Sarani and colleagues provided a very useful review of NSTIs to characterize the most common symptoms.3 They report the most frequent findings on presentation to be erythema (between 66% and 100% of patients), pain or tenderness beyond the borders of erythema (73%–98% of patients), and swelling (75%–92% of patients). Other common findings include crepitus, induration, presence of bullae, fever (32%–53%) and hypotension (11%–18%).
These symptoms do not occur simultaneously. Patients first experience tenderness, swelling, and mild cellulitis as early signs of NSTI. As the toxins are produced and allow rapid spread of the infection, the tenderness spreads beyond the erythema along fascial planes. As the toxins take longer to produce microvascular thrombosis, the erythema and bullae overlying the infected tissue are late manifestations of the infection, as are systemic signs, i.e., tachycardia, hypotension, and oliguria. Gas production (if gas-forming bacteria are involved) causing crepitus is also a late development.
Typically patients present with low-grade fever, malaise, and leukocytosis, and complain of a tender erythematous lesion. There may be an associated recent trauma. Unfortunately, many of the conditions that place patients at risk for NSTI include conditions that make reporting of symptoms difficult and include chronic alcoholism, IV drug abuse, paraplegia, and diabetic neuropathy.
The list of conditions associated with tender erythema and swelling is limited (Table 24–1). The clinical challenge is not differentiating NSTI from a long list of potential disease states, but rather rapidly distinguishing NSTI from other soft tissue infections that will respond to antibiotics alone (i.e., cellulitis).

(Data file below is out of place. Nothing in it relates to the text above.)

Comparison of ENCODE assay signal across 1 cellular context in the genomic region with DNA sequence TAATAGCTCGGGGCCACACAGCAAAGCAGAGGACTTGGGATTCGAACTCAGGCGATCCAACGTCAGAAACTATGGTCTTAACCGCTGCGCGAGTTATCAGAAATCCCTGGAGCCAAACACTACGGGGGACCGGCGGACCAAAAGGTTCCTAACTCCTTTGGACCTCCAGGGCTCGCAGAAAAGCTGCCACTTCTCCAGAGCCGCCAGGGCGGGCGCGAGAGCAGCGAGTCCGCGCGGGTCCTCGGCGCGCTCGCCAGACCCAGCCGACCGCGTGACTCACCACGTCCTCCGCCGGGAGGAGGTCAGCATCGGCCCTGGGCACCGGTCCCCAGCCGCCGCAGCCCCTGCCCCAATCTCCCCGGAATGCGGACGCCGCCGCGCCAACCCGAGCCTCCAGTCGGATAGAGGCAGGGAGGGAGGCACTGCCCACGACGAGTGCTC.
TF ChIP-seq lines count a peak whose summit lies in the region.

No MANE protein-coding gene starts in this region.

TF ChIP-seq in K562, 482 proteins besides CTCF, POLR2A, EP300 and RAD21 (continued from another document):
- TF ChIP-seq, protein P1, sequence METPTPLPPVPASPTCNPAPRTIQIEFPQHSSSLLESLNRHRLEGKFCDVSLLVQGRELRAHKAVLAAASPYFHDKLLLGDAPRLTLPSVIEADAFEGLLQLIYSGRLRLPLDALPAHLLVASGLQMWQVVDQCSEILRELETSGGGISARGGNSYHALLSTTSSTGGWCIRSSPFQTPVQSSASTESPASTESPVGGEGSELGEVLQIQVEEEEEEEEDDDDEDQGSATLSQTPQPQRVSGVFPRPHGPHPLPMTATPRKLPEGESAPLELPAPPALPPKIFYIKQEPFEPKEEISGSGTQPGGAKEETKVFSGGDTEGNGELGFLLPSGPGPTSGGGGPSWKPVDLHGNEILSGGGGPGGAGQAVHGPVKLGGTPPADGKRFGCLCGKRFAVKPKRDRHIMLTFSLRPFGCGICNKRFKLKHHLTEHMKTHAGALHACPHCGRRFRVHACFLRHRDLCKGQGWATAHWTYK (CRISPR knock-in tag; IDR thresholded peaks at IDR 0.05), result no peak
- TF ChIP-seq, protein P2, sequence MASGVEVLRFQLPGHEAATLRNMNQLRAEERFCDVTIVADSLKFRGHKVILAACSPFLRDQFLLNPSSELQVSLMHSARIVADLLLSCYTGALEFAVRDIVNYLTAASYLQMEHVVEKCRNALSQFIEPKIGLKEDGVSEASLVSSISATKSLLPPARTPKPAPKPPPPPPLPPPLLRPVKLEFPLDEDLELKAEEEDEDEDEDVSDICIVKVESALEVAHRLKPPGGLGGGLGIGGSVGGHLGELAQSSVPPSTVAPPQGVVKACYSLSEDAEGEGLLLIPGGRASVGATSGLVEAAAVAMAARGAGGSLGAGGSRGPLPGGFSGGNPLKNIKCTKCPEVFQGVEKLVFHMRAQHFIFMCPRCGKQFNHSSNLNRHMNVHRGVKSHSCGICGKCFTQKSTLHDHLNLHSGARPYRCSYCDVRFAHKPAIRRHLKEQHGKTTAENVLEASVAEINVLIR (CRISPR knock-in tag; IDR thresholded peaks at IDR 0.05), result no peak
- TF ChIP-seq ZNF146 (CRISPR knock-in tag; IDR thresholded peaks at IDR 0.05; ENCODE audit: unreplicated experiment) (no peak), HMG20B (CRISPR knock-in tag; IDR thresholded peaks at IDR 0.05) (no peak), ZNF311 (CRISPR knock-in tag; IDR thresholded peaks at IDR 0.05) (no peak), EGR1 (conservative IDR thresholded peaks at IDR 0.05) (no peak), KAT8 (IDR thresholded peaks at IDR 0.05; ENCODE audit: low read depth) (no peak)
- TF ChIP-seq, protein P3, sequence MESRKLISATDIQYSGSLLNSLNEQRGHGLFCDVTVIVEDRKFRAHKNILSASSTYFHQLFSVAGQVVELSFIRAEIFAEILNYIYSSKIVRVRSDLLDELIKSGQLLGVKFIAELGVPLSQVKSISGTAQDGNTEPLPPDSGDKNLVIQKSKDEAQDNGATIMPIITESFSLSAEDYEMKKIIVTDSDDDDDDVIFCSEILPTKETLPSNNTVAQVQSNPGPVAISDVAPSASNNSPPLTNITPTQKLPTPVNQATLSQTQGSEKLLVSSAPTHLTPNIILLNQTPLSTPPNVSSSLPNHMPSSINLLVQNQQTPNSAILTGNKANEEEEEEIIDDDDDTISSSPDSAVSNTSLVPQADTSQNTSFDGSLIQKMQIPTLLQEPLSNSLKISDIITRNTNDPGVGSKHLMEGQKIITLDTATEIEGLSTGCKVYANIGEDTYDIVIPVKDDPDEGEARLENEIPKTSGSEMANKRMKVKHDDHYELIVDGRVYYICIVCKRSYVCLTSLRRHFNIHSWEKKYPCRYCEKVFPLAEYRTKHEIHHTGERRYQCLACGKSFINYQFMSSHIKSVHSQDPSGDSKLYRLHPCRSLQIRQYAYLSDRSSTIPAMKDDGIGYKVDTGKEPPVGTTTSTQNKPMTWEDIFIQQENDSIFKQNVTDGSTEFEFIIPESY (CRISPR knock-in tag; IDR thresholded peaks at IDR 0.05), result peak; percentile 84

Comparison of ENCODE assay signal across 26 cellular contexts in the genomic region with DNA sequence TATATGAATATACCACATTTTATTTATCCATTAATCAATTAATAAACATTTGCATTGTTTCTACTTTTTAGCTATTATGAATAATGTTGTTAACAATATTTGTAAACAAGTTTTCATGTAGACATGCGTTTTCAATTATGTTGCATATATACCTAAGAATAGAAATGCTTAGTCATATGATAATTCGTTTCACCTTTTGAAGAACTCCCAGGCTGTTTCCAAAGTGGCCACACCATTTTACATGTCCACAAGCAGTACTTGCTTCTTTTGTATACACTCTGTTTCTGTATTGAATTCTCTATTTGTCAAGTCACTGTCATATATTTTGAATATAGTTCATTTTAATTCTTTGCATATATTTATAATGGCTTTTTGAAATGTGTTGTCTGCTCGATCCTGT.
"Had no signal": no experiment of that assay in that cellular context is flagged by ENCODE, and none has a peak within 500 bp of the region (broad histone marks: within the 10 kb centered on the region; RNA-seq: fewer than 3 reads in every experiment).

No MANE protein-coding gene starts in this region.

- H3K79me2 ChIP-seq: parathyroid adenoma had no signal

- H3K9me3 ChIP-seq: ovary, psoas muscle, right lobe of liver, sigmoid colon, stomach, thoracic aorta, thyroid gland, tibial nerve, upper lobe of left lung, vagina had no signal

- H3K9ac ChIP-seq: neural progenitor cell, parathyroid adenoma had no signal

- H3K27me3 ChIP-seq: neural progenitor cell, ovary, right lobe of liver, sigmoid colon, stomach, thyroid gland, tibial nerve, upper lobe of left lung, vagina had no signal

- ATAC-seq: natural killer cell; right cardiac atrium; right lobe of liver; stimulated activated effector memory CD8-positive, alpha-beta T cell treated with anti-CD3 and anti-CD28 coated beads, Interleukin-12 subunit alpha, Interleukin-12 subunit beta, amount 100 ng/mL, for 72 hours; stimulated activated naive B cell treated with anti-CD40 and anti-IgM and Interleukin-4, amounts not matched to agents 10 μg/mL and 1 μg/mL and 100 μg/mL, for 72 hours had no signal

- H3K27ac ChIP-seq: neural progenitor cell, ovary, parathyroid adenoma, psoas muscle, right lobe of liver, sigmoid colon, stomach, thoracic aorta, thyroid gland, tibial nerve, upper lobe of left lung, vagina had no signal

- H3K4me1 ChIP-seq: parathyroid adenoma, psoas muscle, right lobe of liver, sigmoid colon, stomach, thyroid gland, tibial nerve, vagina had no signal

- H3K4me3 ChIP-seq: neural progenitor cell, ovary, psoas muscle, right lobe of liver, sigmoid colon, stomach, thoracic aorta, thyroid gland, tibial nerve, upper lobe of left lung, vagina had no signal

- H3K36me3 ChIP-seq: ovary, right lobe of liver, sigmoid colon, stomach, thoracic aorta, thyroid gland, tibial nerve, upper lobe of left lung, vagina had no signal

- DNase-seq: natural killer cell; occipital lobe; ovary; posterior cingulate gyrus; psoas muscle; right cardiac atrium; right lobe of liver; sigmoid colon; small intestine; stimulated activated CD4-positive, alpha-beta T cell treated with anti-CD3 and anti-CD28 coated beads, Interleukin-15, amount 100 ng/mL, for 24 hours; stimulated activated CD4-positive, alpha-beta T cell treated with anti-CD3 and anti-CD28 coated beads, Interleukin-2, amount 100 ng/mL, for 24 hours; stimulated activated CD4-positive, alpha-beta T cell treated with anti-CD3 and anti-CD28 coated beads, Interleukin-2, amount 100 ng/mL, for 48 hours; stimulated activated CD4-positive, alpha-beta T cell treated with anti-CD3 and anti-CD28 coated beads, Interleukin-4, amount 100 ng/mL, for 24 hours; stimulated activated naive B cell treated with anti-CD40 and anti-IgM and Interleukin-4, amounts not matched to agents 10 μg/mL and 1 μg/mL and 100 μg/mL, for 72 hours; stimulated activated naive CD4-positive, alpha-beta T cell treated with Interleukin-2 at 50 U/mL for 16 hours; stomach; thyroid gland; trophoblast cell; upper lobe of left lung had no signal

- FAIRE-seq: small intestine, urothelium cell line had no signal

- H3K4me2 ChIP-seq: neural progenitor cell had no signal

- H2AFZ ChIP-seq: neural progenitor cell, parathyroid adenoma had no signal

WORKUP AND CHOICE OF IMAGING
The most important factor to consider in NSTI is that while rarely encountered, it can be a rapidly progressive infection with both high morbidity and mortality. Early recognition and debridement confers significant improvements in outcome.
Initial history and exam should focus on risk factors and a dermatologic exam, noting the extent of any tenderness and/or erythema. Crepitus or bullae, systemic sepsis, and tenderness extending beyond the margin of erythema are worrisome signs for NSTI, as is pain out of proportion to exam.
Initial laboratory investigation should include complete blood count with differential, coagulation studies in case operative debridement is necessary, a basic serum chemistry panel to investigate any metabolic derangements, and C-reactive protein as a marker of inflammation. There is no single test that can effectively rule in NSTI, but a number of variables can increase the positive predictive value. Wong and colleagues combined data from these basic laboratory studies to create the Laboratory Risk Indicator for Necrotizing Fasciitis (LRINEC).4 This index is calculable from data readily available on presentation, with good positive and negative predictive values (Table 24–2).